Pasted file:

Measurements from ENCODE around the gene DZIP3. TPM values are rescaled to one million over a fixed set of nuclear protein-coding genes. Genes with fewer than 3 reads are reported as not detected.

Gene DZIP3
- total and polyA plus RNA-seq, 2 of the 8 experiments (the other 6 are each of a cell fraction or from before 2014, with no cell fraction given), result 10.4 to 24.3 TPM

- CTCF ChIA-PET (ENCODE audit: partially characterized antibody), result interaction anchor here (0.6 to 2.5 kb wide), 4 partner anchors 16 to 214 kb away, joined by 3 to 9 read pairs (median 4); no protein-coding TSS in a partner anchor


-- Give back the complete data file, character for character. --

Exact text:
Measurements from ENCODE around the gene DZIP3. TPM values are rescaled to one million over a fixed set of nuclear protein-coding genes. Genes with fewer than 3 reads are reported as not detected.

Gene DZIP3
- total and polyA plus RNA-seq, 2 of the 8 experiments (the other 6 are each of a cell fraction or from before 2014, with no cell fraction given), result 10.4 to 24.3 TPM

- CTCF ChIA-PET (ENCODE audit: partially characterized antibody), result interaction anchor here (0.6 to 2.5 kb wide), 4 partner anchors 16 to 214 kb away, joined by 3 to 9 read pairs (median 4); no protein-coding TSS in a partner anchor